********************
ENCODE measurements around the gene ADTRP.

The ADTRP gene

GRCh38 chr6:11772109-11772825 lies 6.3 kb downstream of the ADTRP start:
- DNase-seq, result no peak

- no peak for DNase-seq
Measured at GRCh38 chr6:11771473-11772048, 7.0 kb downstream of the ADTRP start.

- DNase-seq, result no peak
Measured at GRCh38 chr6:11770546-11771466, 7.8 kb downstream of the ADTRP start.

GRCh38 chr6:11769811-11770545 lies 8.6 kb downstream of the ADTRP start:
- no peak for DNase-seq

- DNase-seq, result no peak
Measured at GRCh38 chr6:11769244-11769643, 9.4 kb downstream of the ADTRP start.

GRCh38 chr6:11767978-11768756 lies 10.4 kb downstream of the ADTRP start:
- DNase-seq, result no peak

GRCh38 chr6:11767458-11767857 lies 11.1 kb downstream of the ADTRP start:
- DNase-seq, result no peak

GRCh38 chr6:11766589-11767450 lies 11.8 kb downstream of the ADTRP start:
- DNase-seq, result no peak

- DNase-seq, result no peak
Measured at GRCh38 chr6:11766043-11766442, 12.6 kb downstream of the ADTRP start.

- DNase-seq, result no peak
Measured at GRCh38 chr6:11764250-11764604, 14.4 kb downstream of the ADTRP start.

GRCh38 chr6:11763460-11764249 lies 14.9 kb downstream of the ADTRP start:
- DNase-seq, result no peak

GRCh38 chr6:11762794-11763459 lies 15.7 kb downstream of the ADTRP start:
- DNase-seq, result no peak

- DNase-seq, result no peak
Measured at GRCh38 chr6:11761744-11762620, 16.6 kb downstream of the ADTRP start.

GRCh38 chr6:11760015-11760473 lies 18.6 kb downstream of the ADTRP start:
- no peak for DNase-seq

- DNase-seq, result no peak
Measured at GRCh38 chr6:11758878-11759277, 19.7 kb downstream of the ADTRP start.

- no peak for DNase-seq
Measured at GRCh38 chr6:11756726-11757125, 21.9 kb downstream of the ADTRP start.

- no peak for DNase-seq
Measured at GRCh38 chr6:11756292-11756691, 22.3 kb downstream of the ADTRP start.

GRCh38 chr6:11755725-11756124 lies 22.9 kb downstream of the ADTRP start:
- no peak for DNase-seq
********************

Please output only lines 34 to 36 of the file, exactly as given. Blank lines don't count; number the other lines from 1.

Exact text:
Measured at GRCh38 chr6:11756726-11757125, 21.9 kb downstream of the ADTRP start.

- no peak for DNase-seq
Measured at GRCh38 chr6:11756292-11756691, 22.3 kb downstream of the ADTRP start.